Research HighlightsExploring and Combating Pests in Kentucky Soybeans
By Carol Brown
At the University of Kentucky Research and Education Center at Princeton, Assistant Professor Raul Villanueva has a full schedule. The only entomologist at this Extension site, he helps farmers identify and combat insects and other pests invading crops, focusing on his work on soybeans, corn, and wheat.
He has been conducting several research projects to assess the pests that impact soybean plants in the state.
“With projects supported by the Kentucky Soybean Promotion Board, I’ve been looking at slugs, the brown marmorated stink bug, the bean leaf beetle, and the Dectes stem borer,” Villanueva says. “Some are common pests in Kentucky, and some are relatively new, such as slugs, and increasing in soybeans every year.”
Each of Villanueva’s research projects has a different emphasis but also similar goals. For instance, he is measuring pest populations in all projects, which can help determine their invasiveness, impact, and movement within the state. Additionally, he is conducting research on the efficacy of different insecticides on the bean leaf beetle, the brown marmorated stink bug, and other pests. Another project is looking into improving soybean resistance to the Dectes stem borer.
“In general, the stink bug is probably the most important pest of soybeans across the U.S., as they feed on the soybean pods. We have seen the expansion of the brown marmorated stink bug in western Kentucky soybean fields,” Villanueva says. “This insect has been present in eastern Kentucky since 2010, but for unknown reasons they hadn’t moved to the large areas of soybean acres in the western part of the state.”
But by 2021, the species composition changed greatly, he says, with the brown marmorated stink bug populations rising to 40.6 percent of recorded stink bugs in western and central Kentucky counties. When compared to the previous year, among the different species counted, only 14.6 percent were brown marmorated stink bugs (Figure 1).
“Last year we focused on population expansion of the brown marmorated stink bug,” Villanueva comments. “This year we are going to pinpoint the efficacy of certain pesticides on this particular pest. We will be isolating plants in the fields using nets and comparing them to soybean plants without protection. We will be looking at soybean seed quality, the effectiveness of different pesticides and more.”
With the Dectes stem borer project, Villanueva and his research team compared soybean varieties, also known as cultivars, that should be more resistant to lodging with cultivars that may lodge easier. The Dectes stem borer larvae tunnels and eats its way through the pith in the soybean stem, causing the stems to weaken. Weakened soybean plants can more easily become lodged or bent, particularly after high winds or rains, which causes yield losses and harvest difficulties. Results from this project showed that of the 40 commercial cultivars planted, 13 did not have any damage by Dectes, and 27 cultivars had between 5 to 33 percent of the plant infested. However, yields were not affected by the infestation patterns (Figure 2).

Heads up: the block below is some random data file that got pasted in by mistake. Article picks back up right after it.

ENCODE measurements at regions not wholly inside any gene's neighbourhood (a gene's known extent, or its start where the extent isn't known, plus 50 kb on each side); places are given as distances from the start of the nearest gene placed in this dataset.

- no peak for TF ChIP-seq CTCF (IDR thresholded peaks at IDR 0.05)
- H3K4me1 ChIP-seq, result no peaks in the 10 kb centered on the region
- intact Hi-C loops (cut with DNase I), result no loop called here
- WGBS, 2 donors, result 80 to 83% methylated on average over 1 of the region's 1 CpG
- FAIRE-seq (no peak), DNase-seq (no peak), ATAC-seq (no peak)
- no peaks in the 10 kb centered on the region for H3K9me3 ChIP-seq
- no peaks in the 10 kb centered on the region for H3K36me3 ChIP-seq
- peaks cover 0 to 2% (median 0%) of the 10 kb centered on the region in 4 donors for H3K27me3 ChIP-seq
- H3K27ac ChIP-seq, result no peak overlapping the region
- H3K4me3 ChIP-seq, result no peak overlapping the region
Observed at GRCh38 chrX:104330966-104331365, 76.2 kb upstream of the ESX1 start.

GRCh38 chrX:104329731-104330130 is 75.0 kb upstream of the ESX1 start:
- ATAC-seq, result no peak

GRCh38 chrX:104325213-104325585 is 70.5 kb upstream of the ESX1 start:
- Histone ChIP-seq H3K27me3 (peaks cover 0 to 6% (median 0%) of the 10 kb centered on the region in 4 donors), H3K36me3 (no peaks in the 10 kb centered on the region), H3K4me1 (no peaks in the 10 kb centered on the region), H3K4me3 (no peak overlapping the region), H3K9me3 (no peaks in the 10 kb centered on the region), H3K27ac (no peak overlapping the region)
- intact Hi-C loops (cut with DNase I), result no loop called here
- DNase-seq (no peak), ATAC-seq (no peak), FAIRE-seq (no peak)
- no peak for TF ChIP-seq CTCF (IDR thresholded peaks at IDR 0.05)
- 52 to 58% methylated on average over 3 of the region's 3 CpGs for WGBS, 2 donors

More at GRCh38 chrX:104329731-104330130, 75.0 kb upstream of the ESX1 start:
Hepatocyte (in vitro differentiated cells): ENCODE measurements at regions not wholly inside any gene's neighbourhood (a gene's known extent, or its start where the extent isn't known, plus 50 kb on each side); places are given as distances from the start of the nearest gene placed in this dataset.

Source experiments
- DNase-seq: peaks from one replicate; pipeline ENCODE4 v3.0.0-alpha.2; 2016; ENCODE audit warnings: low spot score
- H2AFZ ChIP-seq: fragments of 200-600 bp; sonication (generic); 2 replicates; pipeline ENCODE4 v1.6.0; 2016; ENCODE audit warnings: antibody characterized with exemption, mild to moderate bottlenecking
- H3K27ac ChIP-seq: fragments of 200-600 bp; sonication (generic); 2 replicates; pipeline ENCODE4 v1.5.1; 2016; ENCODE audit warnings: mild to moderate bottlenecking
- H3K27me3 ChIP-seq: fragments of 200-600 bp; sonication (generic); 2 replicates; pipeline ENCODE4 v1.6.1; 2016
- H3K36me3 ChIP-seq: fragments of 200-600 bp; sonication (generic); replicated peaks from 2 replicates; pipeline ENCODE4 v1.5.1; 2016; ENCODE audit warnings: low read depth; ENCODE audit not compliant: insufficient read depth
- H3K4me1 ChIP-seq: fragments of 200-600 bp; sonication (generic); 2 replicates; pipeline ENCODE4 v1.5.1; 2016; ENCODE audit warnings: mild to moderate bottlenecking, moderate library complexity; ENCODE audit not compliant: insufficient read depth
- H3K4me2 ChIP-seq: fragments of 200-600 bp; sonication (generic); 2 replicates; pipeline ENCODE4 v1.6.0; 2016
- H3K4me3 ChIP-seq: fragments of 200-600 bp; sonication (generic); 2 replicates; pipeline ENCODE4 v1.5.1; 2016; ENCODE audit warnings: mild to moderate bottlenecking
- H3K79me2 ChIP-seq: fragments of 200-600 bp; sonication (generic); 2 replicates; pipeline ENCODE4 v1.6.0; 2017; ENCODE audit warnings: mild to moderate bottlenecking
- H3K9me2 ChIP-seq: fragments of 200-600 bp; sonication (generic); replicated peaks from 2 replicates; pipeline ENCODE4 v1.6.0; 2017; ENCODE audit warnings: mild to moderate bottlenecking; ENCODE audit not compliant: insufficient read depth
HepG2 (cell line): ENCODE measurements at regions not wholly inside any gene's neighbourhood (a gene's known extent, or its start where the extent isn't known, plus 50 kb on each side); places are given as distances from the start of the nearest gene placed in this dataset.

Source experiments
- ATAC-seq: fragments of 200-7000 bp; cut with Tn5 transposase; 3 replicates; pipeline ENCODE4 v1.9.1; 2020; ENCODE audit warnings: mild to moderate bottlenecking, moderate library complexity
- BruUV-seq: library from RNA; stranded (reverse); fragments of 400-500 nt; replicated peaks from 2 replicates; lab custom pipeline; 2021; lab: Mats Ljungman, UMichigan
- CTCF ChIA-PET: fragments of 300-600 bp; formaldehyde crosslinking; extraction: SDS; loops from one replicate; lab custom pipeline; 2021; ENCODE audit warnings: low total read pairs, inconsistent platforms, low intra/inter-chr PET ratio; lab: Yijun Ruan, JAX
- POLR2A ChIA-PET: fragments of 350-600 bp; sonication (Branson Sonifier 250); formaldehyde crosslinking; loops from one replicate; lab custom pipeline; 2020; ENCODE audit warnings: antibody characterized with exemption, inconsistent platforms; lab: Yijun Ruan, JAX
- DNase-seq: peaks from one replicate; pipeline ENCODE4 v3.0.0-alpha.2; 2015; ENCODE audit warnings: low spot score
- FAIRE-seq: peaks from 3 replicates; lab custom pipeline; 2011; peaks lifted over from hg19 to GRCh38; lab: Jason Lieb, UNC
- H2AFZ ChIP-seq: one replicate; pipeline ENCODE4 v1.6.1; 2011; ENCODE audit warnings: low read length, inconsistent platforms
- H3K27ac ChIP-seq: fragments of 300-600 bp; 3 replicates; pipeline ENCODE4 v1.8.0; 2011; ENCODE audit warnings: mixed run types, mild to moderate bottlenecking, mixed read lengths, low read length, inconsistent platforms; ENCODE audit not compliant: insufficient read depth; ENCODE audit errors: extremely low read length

The bean leaf beetle research project entailed studying the efficacy of single and double modes-of-action insecticides. Villanuevae and his research team tested Leverage® or Hero® (double mode-of-action) and Baytrhoid XL, Warrior II with Zeon technology, and MustangMaxx (pyrethroids) on replicated research plots at Princeton. They also conducted laboratory tests with MustangMaxx, Hero, and Lorsban, which caused 90 percent or higher population mortalities. Whereas Warrior, MustangMaxx, Hero, Leverage, and Lorsban completely deter bean leaf beetles from feeding on soybean leaves for 48 hours.
For the 2022 season, Villanueva will continue working with the stink bug pest and slugs. Slugs were a sporadic pest in the past, he says, but are now a more frequent pest affecting soybean seedlings and have forced farmers to replant in recent years in many states. He will evaluate molluscicides (pesticides that kill mollusks, like slugs) and ground beetles, which are slug predators.
There are numerous pests wanting to lunch on the soybean plant in Kentucky and across the country. By conducting the research to find out which pests are present and what works to reduce their damage, researchers including Raul Villanueva are valuable assets to the farmer and to the soybean industry.
Other checkoff research projects:
Published: Jul 18, 2022
The materials on SRIN were funded with checkoff dollars from United Soybean Board and the North Central Soybean Research Program. To find checkoff funded research related to this research highlight or to see other checkoff research projects, please visit the National Soybean Checkoff Research Database.